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Lord of the Flies

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Children all over the world hold many of the same characteristics. Mostchildren are good at heart, but at times seem like little mischievousdevils. Children enjoy having fun and causing trouble but under somesupervision can be obedient little boys an d girls. Everybody, at onetime in their lives, was a child and knows what it is like to have noworries at all. Children have their own interests and react to differentthings in peculiar and sometimes strange ways. For example, children areenchantedwith Barney and his jolly, friendly appearance without realizing that heis actually a huge dinosaur.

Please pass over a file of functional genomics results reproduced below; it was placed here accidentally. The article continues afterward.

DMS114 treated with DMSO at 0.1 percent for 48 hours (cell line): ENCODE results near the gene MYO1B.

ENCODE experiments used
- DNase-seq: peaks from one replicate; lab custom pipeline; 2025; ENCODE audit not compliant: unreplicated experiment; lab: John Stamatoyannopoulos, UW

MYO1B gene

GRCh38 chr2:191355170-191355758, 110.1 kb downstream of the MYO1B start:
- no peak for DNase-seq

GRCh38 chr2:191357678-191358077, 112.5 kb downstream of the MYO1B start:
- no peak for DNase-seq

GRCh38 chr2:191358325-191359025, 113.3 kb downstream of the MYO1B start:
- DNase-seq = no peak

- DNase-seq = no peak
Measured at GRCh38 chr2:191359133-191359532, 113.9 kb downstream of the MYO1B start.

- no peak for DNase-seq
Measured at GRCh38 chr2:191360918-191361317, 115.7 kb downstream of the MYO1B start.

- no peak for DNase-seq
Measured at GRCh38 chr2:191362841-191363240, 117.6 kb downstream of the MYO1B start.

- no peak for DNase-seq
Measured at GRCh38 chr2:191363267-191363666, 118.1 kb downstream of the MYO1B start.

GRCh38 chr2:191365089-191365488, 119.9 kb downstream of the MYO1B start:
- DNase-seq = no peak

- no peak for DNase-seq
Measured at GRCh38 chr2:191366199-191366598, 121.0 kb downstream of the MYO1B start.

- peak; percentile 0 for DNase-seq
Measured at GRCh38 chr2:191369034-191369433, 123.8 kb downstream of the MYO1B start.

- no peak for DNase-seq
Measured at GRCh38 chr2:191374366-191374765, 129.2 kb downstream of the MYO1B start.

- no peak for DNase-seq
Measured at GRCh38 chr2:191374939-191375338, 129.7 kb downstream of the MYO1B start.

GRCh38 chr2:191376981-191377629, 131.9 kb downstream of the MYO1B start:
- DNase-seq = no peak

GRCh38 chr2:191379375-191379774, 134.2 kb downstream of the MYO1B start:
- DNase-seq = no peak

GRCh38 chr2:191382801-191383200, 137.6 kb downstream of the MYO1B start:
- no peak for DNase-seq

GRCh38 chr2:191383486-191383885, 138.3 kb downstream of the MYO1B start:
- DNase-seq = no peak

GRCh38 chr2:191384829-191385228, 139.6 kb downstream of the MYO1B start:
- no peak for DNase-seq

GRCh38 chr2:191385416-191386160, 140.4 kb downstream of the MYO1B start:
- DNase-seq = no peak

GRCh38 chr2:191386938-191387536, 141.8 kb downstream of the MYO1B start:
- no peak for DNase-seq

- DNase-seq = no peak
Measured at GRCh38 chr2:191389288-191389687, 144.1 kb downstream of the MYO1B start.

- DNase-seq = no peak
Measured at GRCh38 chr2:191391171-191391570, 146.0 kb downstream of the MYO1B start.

In the novel The Lord of the Flies, byWilliam Golding, one can see how children react to certain situations. Children, when given the opportunity, wo uld choose to play and have funrather than to do boring, hard work. Also, when children have no otheradults to look up to they turn to other children for leadership. Finally,children stray towards savagery when they are w! ithout adult authority.